I have 2 children. I never understood how people spent so much money on parties. The kids get to invite as many kids as they are years old. We'll probably cap that at 10 though. I make a cake which costs less than $5, ice cream for $3. We usually don't feed the guests other than maybe a snack and cake and ice cream. I buy plates and napkins at the dollar store. We use Pinterest to create a few games related to the theme and then do very simple gift bags. I've never added it up but I know it is less than $50. We also do a party every other year, rotating between kids. If it's not the party year they can invite a friend to a special activity adn go out to lunch.

Kristin A. said...

After moving far from family, we started doing something small and enjoyable for each child. Last year we let Addison invite one friend to her choice of venue (the movies). We also let them choose the meals for the day! This year we will be moving right before Addison and Austin's birthdays, so we are making a fun stop en route to celebrate both! (And they have no idea!!!)

Parties are so stressful and expensive! I would rather give my children fun memories with their family!!

Anonymous said...

When I was growing up (in the 80s, which is definitely different from today!), we had no hard and fast rules, but generally had small "parties" most years, and a big party once every few years. For me, small parties usually consisted of a couple of friends spending the night, having pizza, cake and ice cream, and renting a movie (we even rented the VCR! LOL!). A bigger party might be a pool party or the McDonald's party, or something like that. To this day, we get to choose our birthday supper, regardless of the day we actually celebrate. That goes for our parents, too!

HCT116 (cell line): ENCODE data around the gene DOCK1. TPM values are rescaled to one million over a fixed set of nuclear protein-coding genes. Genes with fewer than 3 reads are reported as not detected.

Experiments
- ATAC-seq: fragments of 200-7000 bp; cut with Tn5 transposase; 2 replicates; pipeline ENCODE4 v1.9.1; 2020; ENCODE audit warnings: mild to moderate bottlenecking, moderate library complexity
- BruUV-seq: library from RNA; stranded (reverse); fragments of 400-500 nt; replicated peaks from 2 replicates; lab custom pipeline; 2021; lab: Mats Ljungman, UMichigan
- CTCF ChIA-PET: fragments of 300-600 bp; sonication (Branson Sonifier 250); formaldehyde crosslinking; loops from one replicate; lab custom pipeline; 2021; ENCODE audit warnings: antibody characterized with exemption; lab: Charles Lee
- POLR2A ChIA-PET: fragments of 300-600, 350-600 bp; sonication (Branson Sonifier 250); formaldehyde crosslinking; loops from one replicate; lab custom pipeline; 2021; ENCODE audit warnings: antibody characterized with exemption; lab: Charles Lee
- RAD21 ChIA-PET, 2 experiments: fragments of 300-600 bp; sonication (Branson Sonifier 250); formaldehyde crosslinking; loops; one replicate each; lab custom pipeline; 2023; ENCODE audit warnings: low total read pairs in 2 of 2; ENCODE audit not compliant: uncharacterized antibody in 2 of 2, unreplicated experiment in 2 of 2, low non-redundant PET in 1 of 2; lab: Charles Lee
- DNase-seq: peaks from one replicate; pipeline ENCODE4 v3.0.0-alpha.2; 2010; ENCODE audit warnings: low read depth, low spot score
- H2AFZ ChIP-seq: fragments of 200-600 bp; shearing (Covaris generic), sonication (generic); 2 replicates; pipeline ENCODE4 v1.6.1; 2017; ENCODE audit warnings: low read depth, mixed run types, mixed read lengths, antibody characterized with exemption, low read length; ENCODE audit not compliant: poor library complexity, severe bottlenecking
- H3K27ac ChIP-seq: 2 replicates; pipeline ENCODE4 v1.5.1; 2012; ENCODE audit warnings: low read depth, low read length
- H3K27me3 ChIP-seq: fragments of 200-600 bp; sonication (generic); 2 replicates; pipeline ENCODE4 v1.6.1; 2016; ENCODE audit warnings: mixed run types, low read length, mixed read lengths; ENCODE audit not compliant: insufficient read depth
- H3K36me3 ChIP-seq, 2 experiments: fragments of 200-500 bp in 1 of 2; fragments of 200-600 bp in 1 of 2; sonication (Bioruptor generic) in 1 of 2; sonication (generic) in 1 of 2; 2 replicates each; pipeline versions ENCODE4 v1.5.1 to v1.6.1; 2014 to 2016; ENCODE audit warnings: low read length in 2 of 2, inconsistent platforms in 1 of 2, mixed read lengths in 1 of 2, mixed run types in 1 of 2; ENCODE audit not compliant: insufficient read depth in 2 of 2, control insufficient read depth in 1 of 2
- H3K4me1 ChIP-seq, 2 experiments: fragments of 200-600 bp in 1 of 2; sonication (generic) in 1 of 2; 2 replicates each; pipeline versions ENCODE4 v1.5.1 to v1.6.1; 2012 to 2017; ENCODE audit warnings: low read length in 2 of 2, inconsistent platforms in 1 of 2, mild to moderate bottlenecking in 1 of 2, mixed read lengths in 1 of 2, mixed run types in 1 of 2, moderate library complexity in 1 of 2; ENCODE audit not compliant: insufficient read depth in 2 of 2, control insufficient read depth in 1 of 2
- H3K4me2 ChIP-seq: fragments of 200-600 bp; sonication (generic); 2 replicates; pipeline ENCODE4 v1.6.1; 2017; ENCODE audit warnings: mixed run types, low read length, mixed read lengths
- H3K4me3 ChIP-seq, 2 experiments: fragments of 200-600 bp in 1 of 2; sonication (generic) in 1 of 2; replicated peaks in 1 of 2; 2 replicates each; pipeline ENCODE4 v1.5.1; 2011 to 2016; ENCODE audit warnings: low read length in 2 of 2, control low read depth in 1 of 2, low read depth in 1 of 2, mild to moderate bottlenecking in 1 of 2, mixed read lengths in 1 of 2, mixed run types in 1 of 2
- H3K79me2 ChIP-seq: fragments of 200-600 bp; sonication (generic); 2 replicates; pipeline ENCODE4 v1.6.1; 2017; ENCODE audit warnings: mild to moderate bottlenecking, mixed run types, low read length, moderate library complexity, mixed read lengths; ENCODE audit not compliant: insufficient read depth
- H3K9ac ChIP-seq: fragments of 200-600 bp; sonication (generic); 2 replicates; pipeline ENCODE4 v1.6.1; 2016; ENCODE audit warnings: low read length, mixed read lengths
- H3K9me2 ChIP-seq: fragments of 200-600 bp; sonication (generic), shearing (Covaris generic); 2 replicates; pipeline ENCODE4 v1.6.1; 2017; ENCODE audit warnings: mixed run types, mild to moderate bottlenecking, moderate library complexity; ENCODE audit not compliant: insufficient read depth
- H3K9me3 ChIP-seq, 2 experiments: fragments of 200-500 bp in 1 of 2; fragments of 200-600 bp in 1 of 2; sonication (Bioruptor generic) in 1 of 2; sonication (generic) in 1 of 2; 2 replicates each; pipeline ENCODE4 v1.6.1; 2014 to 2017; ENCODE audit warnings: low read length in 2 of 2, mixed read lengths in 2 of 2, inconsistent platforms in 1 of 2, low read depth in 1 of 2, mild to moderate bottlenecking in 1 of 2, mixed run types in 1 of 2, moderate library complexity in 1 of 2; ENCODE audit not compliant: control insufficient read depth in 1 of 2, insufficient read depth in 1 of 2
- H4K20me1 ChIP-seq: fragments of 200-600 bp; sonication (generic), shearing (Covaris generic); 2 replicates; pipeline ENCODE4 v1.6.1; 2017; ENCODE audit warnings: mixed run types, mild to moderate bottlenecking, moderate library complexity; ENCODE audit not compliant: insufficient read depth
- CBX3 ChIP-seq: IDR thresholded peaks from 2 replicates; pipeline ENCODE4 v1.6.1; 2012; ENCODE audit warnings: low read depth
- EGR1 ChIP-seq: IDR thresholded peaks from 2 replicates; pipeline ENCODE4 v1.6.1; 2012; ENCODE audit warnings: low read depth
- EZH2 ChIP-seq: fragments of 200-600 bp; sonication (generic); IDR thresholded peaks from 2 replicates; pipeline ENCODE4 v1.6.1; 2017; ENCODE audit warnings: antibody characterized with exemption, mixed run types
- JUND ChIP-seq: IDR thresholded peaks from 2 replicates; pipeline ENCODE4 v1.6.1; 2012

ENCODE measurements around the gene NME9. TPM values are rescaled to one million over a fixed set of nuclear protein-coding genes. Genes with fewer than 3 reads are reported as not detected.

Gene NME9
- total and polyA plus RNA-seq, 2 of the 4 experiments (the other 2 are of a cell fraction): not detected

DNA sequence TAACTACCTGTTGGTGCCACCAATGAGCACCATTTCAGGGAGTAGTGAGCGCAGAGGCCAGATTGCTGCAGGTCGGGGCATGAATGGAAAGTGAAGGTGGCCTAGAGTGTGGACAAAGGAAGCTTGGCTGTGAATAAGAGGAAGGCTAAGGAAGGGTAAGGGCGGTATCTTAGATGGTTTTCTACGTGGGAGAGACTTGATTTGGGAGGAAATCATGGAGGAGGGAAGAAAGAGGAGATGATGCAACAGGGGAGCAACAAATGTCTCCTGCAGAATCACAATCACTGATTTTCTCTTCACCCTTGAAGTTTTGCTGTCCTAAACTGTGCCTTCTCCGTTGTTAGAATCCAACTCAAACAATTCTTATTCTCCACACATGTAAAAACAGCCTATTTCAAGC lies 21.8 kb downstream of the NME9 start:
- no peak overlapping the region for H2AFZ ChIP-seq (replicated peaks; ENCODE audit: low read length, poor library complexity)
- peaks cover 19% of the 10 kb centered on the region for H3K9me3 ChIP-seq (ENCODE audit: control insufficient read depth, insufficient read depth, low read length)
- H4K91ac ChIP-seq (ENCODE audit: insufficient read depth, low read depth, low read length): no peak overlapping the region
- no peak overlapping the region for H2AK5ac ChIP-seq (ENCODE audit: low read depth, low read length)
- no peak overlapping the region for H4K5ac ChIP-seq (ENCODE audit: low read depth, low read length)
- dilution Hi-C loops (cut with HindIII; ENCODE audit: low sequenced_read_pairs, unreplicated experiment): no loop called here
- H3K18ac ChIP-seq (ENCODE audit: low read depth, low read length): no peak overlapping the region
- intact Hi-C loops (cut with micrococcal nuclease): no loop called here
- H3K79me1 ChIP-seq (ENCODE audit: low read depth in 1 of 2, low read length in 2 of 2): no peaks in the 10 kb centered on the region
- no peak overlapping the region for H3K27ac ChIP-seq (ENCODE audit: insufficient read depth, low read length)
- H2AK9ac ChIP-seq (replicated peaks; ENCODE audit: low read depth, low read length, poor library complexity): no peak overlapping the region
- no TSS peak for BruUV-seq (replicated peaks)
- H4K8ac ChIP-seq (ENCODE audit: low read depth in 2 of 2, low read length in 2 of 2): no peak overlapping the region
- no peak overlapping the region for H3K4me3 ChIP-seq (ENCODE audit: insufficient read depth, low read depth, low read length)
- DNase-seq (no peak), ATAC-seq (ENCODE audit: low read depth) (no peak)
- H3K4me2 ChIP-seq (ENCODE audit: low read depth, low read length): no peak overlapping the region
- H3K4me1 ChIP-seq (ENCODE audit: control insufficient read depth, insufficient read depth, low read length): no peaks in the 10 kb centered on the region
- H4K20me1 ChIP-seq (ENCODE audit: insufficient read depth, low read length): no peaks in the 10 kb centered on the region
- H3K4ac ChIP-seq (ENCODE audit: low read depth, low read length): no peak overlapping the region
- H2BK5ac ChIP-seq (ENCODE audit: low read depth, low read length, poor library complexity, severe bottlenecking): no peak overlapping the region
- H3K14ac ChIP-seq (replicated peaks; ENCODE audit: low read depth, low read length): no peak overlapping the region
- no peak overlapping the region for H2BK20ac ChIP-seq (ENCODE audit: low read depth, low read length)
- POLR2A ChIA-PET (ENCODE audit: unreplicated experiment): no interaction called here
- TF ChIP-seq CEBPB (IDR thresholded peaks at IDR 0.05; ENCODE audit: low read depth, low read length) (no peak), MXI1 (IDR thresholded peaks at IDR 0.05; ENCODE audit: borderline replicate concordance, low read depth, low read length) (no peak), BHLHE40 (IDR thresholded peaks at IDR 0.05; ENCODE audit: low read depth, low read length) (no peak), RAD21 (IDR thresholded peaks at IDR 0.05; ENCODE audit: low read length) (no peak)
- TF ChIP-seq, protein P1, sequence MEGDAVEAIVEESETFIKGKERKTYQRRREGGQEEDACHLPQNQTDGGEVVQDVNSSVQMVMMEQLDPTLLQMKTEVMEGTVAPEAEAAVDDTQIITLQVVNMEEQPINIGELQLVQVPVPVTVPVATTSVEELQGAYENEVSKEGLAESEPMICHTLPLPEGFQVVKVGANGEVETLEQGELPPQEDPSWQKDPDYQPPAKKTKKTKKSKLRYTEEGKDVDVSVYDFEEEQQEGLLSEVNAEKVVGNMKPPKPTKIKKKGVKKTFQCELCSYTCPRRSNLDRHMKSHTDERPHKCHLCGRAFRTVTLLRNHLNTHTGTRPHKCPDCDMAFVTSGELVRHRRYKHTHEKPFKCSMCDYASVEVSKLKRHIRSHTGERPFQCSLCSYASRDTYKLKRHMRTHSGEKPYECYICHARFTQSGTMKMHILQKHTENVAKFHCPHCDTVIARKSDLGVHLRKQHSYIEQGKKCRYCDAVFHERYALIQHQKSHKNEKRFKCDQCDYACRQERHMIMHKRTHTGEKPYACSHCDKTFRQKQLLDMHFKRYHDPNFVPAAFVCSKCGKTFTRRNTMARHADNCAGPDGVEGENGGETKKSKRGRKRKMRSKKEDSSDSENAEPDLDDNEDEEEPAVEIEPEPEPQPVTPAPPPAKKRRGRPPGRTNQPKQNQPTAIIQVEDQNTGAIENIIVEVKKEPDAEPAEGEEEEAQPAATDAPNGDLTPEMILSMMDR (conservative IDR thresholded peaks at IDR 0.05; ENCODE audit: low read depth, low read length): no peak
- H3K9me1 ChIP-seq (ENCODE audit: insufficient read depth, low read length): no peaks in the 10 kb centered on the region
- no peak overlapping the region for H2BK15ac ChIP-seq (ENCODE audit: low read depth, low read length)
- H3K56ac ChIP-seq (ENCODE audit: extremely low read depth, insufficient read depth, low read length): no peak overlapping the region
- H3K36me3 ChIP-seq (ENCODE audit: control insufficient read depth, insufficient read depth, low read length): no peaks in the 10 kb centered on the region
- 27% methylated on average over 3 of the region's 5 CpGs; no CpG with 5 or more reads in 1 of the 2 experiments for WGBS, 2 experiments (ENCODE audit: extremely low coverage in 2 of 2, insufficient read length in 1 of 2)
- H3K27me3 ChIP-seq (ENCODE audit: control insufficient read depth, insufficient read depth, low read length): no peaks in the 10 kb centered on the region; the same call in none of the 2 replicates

My cousins, who are currently elementary and middle school aged, have the opportunity for a party every other year, and they don't always take it. The non-party years, they have the opportunity to choose a family activity (sometimes an overnight trip somewhere, other times, just an activity close to home). When they were younger, we always tried to get together for their birthdays, mostly just an excuse to spend time together with extended family and to eat cake and ice cream!

I think it's a great idea to tone down birthdays, and most everything else in life. It isn't easy, and you definitely have to choose to do it. Keeping up with the Joneses is a real thing! I am working on toning down on "stuff". It is not easy, but will be worth it! Good luck in your "intentional" adventure, and enjoy toned down birthdays! :)


Jennifer said...

We have always done parties, but after planning and planning this year and then only 3 of his friend's showing up to the party, I thought, "Why am I doing this?" We have decided this next year to take them to do something special instead of doing a party

Anonymous said...

Our neighbors are grandparents and instead of giving their grand kids an elaborate or expensive gift, they make a memory. Each grandchild gets to spend a day or weekend with them and they'll plan a trip/visit to a location or activity the kid would enjoy but that would allow a memory to be made. They've done a visit to a historical site or boat ride or butterfly park or bowling, miniature golfing, beach, etc. It's usually not something expensive, but the event may be more elaborate for a bigger birthday such as 18 or 15, etc.
I've always loved the idea because it makes a memory and allows the bonds to grow more.